Deviation adds up to a risky standard

WE spend a lot of our time explaining what the term risk means.

Generally advisers use the term standard deviation as the traditional measure of risk.

But is this a true definition of what members of the public understand to be the risk of an investment decision?

Let’s look at a hypothetical example:

Investment A B

1999 % %

January 2 -2

February 4 -4

March 1.8 -1.8

April 3 -2.1

May 1 -2

June 4 -2

July 6 -2.1

August 2 -2.3

September 5 -1.8

October 3 -1.8

November 2 -2

December 7 -2

On the basis of the standard deviation, Investment A has a higher risk attached to it.

Yet wouldn’t most people consider that Investment B has a higher risk given that it has produced a negative return in every month of the period?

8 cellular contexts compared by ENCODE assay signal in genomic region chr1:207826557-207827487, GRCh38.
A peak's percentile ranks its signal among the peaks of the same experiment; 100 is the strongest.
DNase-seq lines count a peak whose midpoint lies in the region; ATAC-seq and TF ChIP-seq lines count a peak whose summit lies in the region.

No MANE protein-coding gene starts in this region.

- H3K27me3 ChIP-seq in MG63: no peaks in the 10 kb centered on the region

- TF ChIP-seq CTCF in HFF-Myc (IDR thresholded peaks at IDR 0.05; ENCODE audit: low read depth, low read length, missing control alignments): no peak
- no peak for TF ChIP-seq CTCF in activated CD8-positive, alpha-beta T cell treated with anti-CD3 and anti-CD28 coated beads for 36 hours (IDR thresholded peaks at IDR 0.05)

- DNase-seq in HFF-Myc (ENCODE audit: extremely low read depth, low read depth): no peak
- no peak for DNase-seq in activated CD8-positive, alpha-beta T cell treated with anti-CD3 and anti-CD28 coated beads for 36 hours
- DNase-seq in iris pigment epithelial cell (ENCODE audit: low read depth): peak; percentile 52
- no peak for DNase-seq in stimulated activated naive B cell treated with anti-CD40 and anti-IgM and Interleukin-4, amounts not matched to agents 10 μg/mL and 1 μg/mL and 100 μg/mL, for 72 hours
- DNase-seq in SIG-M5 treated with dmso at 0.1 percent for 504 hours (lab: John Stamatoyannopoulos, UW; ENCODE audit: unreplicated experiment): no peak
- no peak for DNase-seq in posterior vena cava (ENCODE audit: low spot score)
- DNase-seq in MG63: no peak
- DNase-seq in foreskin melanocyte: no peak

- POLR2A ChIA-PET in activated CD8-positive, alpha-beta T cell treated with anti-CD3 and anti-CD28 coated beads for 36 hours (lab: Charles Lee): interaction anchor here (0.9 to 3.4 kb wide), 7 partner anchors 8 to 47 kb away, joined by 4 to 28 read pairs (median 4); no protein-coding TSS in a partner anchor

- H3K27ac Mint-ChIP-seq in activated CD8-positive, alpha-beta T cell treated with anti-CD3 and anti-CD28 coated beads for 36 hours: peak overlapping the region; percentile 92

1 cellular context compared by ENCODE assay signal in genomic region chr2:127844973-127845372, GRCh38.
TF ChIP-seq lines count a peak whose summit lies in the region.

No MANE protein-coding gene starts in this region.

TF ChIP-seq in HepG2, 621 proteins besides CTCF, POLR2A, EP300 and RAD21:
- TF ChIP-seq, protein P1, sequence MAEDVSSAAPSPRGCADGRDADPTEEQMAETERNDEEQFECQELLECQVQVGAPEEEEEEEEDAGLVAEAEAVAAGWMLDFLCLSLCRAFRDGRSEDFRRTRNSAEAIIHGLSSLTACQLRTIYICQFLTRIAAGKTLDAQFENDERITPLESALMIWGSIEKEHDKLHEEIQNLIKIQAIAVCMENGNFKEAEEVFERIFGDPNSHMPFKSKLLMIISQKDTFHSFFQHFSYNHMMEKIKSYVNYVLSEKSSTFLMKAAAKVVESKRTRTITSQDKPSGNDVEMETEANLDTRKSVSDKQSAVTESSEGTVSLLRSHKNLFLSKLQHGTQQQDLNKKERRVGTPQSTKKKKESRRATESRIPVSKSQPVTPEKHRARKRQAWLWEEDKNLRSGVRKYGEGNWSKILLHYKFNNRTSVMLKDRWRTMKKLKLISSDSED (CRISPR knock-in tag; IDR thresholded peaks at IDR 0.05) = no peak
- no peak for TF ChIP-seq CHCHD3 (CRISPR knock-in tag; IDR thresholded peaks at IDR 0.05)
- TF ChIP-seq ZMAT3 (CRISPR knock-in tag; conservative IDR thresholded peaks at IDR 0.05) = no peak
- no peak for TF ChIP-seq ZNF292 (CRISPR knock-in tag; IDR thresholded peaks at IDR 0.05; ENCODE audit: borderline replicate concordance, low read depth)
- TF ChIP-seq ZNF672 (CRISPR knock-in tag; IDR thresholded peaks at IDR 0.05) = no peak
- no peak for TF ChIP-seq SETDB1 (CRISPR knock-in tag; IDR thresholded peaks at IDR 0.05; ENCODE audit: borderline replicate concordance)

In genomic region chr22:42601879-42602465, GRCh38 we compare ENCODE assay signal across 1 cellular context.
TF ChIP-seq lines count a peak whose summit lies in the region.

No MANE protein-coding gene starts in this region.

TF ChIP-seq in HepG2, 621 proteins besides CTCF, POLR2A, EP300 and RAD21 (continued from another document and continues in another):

Most investors would view Investment B as the riskier investment, given the capital losses this investment has produced. So is the standard deviation measure the appropriate one for explaining risk?

Perhaps we should be examining the lexicons and research to find something else that defines risk in a fashion more akin to what people understand to be risk.

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